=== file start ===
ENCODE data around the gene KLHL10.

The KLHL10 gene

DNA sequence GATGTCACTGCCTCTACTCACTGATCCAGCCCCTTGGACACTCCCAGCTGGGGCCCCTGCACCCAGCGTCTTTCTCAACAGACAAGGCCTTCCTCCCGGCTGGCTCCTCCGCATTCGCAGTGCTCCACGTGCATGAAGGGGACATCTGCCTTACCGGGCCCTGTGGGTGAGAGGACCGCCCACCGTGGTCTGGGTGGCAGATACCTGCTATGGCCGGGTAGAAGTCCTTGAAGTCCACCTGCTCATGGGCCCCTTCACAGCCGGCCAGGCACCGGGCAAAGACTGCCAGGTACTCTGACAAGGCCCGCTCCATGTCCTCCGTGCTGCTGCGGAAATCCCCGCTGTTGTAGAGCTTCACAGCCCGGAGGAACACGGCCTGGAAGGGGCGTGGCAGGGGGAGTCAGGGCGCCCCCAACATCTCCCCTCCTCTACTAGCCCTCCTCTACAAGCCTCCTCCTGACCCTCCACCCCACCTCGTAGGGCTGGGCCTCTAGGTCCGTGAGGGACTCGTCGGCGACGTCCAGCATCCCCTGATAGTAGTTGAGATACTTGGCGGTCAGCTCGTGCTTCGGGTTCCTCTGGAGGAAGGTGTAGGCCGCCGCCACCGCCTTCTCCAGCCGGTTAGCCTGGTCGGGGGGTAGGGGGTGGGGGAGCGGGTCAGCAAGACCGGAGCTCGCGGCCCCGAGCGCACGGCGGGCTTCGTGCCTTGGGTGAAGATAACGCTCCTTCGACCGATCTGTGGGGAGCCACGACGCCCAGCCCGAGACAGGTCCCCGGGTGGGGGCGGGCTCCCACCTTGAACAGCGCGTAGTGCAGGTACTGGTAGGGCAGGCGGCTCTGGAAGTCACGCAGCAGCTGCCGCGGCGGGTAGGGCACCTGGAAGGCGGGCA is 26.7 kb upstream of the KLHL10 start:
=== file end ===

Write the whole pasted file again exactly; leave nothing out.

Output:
ENCODE data around the gene KLHL10.

The KLHL10 gene

DNA sequence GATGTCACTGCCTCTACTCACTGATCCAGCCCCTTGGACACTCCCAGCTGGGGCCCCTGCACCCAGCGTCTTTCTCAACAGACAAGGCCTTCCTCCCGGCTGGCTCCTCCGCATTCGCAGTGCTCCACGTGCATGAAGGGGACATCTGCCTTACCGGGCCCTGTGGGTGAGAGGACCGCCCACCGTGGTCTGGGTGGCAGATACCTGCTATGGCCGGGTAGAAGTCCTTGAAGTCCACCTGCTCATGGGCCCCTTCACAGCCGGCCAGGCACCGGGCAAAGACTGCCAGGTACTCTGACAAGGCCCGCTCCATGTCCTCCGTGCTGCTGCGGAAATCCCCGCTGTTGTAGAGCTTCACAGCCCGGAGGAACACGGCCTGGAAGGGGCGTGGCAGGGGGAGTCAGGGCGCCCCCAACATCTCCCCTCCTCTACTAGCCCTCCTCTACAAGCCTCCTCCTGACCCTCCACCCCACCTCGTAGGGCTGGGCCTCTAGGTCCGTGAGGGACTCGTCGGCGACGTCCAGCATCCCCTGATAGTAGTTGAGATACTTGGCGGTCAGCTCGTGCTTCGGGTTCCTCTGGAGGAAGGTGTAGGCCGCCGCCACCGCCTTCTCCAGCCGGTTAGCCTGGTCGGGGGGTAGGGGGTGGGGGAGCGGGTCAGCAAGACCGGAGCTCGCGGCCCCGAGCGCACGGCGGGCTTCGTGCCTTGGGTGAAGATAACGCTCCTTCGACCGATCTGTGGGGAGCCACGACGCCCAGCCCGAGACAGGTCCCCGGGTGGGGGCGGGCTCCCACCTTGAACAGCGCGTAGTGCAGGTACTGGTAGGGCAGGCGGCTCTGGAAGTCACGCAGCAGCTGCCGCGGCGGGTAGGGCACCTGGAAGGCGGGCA is 26.7 kb upstream of the KLHL10 start: